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Pursuant to the Affordable Care Act, Congress required hospitals to make public "a list" of "standard charges" in accordance with guidelines developed by the Secretary of Health and Human Services. The Hospital and others challenged the Secretary's rule defining "standard charges" as including prices that hospitals charge insurers.The DC Circuit affirmed the district court's grant of summary judgment in favor of the Secretary, holding that the rule does not violate the Affordable Care Act of 2010, the Administrative Procedure Act, or the First Amendment. The court concluded that, viewed in its entirety, 42 U.S.C. 2718(e) is best interpreted as requiring disclosure of more than list prices. The court explained that section 2718(e) permits the Secretary to require disclosure of negotiated rates, and requiring hospitals to display certain datapoints separately falls squarely within the Secretary's authority to develop guidelines for making the list public. Furthermore, contrary to the Association's argument, the best reading of section 2718(e), in its entirety, permits the Secretary to require hospitals to display the information in multiple ways.In regard to the APA claims, the court concluded that the Secretary adequately addressed the feasibility and administrative burdens, as well as the benefits, of complying with the rule. Furthermore, the court rejected the Association's claim that the agency changed its position. Finally, the court concluded that the Association's argument that the rule violates the First Amendment is squarely barred by the Supreme Court's decision in Zauderer v. Office of Disciplinary Counsel of the Supreme Court of Ohio, 471 U.S. 626 (1985), and the court's case law applying that decision. View "American Hospital Ass'n v. Azar" on Justia Law

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Plaintiff filed suit alleging that DCPS failed to provide her son with a free appropriate public education (FAPE) based on his 2017 individualized education program (IEP). The DC Circuit affirmed the district court's dismissal of the claim as moot, holding that the case presents a fact-specific challenge to particular provisions in an inoperative IEP. Furthermore, the parties agreed to a subsequent IEP and plaintiff does not seek retrospective relief. The court also held that an exception to mootness does not apply where the voluntary cessation doctrine is inapplicable and plaintiff's claim fails to meet the capable of repetition prong because the challenge focuses on a fact-specific inquiry rather than a recurring legal question. View "J. T. v. District of Columbia" on Justia Law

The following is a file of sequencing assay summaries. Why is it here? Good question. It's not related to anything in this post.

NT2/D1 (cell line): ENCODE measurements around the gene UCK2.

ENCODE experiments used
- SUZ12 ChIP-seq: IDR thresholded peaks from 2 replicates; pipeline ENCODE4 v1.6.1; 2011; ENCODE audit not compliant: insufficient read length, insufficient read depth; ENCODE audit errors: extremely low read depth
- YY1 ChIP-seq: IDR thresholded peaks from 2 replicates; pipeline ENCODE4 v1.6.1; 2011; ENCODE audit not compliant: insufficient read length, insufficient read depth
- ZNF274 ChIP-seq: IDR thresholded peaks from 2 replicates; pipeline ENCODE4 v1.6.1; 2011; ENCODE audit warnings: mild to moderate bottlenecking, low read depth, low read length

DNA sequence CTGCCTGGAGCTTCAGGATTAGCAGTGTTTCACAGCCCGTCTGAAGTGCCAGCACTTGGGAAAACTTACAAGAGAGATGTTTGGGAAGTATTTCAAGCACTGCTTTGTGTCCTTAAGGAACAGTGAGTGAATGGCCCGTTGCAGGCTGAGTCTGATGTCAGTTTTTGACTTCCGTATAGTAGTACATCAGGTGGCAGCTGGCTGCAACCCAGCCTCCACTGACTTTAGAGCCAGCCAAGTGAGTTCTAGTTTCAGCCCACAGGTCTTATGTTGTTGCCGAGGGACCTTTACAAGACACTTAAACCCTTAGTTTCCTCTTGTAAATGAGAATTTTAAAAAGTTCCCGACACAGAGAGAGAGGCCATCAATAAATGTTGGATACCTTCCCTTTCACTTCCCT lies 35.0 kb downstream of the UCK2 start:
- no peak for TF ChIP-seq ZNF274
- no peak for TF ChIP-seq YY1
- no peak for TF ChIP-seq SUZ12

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Appellant, a resident of the District of Columbia and a dual citizen of the United States and the Russian Federation, filed a defamation action in district court against appellee, a nonresident alien and citizen of the United Kingdom. Because appellee made his allegedly defamatory statements outside of the District of Columbia, appellant sought to establish personal jurisdiction over appellee under the District's long-arm jurisdiction statute, D.C. CODE 13-423(a)(4). The district court granted appellee's motion to dismiss for lack of personal jurisdiction.The DC Circuit vacated, concluding that it cannot determine whether appellee's non-government contacts with the District satisfy any of the three "plus factors" required under the long-arm statute. In this case, the district court relied on an overly broad construction of the government contacts exception in granting judgment for appellee and denying jurisdictional discovery. Accordingly, the court has no sound basis upon which to credit the district court's judgment. The court remanded for jurisdictional discovery. View "Akhmetshin v. Browder" on Justia Law